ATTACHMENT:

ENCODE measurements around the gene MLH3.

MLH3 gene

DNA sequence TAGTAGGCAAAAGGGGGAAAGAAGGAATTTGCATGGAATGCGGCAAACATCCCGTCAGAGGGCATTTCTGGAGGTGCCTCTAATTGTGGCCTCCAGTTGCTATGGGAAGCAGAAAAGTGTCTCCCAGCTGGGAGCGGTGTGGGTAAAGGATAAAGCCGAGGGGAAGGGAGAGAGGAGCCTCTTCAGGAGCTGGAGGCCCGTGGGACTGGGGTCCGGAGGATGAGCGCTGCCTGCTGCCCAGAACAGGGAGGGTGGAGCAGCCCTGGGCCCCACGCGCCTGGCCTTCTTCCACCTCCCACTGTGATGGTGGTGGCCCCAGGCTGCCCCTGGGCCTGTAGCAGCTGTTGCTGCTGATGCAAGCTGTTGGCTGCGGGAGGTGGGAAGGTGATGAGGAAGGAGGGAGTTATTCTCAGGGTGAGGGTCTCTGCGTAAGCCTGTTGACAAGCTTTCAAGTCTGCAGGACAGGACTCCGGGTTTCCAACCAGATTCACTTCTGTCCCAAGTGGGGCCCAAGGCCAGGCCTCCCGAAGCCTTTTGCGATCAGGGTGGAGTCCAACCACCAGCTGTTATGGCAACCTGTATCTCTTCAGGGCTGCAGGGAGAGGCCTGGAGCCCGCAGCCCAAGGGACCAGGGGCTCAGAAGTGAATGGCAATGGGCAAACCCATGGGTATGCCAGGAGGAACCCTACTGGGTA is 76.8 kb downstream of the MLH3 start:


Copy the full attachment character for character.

ENCODE measurements around the gene MLH3.

MLH3 gene

DNA sequence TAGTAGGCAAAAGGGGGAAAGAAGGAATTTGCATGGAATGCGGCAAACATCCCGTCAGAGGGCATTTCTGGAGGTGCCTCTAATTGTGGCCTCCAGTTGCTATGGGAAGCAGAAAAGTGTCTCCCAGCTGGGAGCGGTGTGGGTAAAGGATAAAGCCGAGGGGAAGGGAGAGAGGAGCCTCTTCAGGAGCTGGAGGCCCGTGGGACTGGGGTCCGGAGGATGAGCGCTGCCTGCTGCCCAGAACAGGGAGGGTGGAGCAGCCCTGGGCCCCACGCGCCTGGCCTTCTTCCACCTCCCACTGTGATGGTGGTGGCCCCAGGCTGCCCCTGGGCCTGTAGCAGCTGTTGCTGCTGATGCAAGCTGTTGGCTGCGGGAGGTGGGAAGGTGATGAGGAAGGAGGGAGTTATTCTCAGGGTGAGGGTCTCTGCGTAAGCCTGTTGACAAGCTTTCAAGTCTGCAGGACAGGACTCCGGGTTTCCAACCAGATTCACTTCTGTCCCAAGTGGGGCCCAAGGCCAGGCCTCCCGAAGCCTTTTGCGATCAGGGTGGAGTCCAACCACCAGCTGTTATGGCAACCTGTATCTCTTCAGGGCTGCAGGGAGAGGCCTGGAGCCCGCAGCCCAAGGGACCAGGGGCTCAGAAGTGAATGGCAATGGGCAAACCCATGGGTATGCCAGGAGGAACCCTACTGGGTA is 76.8 kb downstream of the MLH3 start: